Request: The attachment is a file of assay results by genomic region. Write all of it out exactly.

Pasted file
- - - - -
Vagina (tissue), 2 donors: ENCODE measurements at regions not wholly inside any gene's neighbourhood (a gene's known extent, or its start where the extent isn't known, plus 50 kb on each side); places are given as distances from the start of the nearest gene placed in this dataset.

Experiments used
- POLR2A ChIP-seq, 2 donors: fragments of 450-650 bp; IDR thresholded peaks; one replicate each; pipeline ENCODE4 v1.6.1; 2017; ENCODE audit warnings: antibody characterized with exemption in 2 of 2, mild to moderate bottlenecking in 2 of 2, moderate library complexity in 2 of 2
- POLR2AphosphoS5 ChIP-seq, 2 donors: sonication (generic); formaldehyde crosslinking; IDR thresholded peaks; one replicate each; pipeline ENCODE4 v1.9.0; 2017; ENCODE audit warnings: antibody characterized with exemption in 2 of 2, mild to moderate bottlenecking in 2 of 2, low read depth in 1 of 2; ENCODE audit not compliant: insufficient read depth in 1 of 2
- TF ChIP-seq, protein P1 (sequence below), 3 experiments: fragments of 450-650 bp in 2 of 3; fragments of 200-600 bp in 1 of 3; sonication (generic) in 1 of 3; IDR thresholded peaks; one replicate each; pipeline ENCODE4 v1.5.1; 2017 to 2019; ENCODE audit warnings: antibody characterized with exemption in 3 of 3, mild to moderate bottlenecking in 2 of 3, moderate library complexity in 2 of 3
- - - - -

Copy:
Vagina (tissue), 2 donors: ENCODE measurements at regions not wholly inside any gene's neighbourhood (a gene's known extent, or its start where the extent isn't known, plus 50 kb on each side); places are given as distances from the start of the nearest gene placed in this dataset.

Experiments used
- POLR2A ChIP-seq, 2 donors: fragments of 450-650 bp; IDR thresholded peaks; one replicate each; pipeline ENCODE4 v1.6.1; 2017; ENCODE audit warnings: antibody characterized with exemption in 2 of 2, mild to moderate bottlenecking in 2 of 2, moderate library complexity in 2 of 2
- POLR2AphosphoS5 ChIP-seq, 2 donors: sonication (generic); formaldehyde crosslinking; IDR thresholded peaks; one replicate each; pipeline ENCODE4 v1.9.0; 2017; ENCODE audit warnings: antibody characterized with exemption in 2 of 2, mild to moderate bottlenecking in 2 of 2, low read depth in 1 of 2; ENCODE audit not compliant: insufficient read depth in 1 of 2
- TF ChIP-seq, protein P1 (sequence below), 3 experiments: fragments of 450-650 bp in 2 of 3; fragments of 200-600 bp in 1 of 3; sonication (generic) in 1 of 3; IDR thresholded peaks; one replicate each; pipeline ENCODE4 v1.5.1; 2017 to 2019; ENCODE audit warnings: antibody characterized with exemption in 3 of 3, mild to moderate bottlenecking in 2 of 3, moderate library complexity in 2 of 3